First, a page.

Music is the quickest and possibly the most effective way to cure the autumn blahs, so if you’re in need of something soul stirring you’re in luck. Next Monday (Halloween night!) the dynamic Irish Chamber Orchestra (ICO) will make a very rare New York appearance accompanied by world-renowned pianist Leon Fleisher.
We know it’s not the Saw Doctors or another U2 mega-concert, but sometimes we should make room for something a little grander in our lives, right? And the ICO certainly have that department covered.
On Monday they will perform a host of familiar classical favorites, along with the U.S. premiere of a new work for strings and the traditional uilleann pipes written by Irish composer Micheal O’Suilleabhain in commemoration of the 10th anniversary of 9/11.
That last piece is certain to resonate in the Irish community here, as will the music’s intention to commemorate and celebrate the lives of all lost in that day of infamy (which included far too many Irish American sons and daughters).
Next Monday’s concert is part of Culture Ireland’s Imagine Ireland program, a yearlong festival of Irish arts in America. The orchestra itself was originally set up in the early 1990s to be one of the leading chamber orchestras in the world and a cultural ambassador for Ireland, in fact.
Since then it has realized its ambition with a series of outstanding performances around the world, attracting some of the top musicians in the world to participate in its sell out concerts.
On Monday the orchestra will play excerpts from Hadyn’s Symphony No. 96 in D major, known as The Miracle. It will also play Prokofiev’s Piano Concerto for the Left Hand, No. 4, Op. 53 and conclude with O’Suilleabhain’s Termon for Uilleann Pipes and String (the New York premiere of the work) commissioned by the American Ireland Fund and Beethoven’s Symphony No. 7.
John Kelly is the orchestra’s only full-time employee. Kelly was appointed the first ever professor of music at the University of Limerick, and his vision of a leading chamber orchestra arose from his attempt to keep Irish talent in Ireland and allow it to blossom.
There was -- and is -- a good reason for this. The orchestra lacks funding, and talented Irish artists are still forced to work abroad.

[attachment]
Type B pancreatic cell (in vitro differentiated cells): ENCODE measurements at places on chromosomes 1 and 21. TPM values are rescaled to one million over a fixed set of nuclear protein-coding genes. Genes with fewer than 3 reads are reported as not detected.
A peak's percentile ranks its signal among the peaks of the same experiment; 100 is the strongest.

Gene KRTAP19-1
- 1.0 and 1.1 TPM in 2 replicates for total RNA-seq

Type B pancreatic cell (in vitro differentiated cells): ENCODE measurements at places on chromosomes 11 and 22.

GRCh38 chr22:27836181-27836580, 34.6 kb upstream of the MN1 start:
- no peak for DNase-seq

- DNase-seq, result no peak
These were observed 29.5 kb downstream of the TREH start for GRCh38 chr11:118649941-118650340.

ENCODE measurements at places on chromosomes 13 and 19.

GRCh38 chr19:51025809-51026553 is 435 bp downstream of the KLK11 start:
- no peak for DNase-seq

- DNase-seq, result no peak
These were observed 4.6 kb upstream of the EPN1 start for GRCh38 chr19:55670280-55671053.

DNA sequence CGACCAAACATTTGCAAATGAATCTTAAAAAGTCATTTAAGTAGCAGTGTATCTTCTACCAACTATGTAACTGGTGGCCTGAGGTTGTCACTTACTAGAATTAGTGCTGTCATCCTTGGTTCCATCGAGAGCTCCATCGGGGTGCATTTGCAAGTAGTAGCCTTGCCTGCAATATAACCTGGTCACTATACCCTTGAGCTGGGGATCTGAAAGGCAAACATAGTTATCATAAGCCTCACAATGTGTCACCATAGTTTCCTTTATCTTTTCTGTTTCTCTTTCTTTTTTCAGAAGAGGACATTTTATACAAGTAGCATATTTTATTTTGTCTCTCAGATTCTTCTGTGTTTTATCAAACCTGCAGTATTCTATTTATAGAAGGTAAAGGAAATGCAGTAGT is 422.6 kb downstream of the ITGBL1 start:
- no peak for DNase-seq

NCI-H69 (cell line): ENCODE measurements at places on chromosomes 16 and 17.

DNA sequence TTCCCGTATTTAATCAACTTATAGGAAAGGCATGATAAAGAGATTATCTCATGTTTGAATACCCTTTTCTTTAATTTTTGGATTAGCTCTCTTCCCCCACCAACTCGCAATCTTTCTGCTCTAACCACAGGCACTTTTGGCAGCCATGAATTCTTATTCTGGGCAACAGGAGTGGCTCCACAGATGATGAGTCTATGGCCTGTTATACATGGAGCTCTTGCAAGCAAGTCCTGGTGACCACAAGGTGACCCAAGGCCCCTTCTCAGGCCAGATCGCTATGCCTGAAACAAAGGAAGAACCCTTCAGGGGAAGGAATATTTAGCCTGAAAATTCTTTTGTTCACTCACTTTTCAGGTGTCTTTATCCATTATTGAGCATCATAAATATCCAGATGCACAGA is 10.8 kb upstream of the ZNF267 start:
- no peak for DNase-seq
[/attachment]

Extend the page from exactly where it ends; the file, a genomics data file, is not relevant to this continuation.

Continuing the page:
In response Kelly took the daring move of relocating the ICO, inviting it to take up residence on the University of Limerick’s campus, where it is governed independently of the university itself.
In 2004 the ICO received its own state-of-the-art building with concert hall-quality rehearsal space and studio, practice rooms and administrative facilities. As windfalls go it was unprecedented and near miraculous, but put it down to Kelly’s passion for the work.
Since it’s debut luminaries in the field of classical music have all performed at the Limerick concert hall, including Nigel Kennedy, Maxim Vangerof, and Anthony Marwood. That tradition of Irish musicians having an opportunity of collaborating with world-class maters will continue when they take the stage accompanied by pianist Leon Fleisher on Monday.
As well as all of the world class collaboration though, there’s a personal benefit to Kelly’s vision for the ICO. He has managed to create a community of Irish artists, with many of the musicians emerging from university study progressing directly into their professional careers, allowing the ICO to grow as a group in terms of renown, skill and size.
And although classical music has a reputation for elitism, in fact the ICO is extremely engaged with the community of Limerick and runs many out-reach programs to teens and the wider community. The orchestra perform regularly in Cork, Limerick and Dublin and throughout rural Ireland -- beating back any charges that it’s out of touch or inaccessible.
By bringing it’s music to Limerick’s most disadvantaged schools its also changing the lives of students and teachers alike by helping children develop strong musical skills, skills that they can use in other areas of the curriculum and in their own lives as they grow.
The Irish Chamber Orchestra will play at Lincoln Center on Monday October 31 at 8 p.m. For tickets to the concert call 212-721-6500 or visit the Alice Tully Hall Box Office.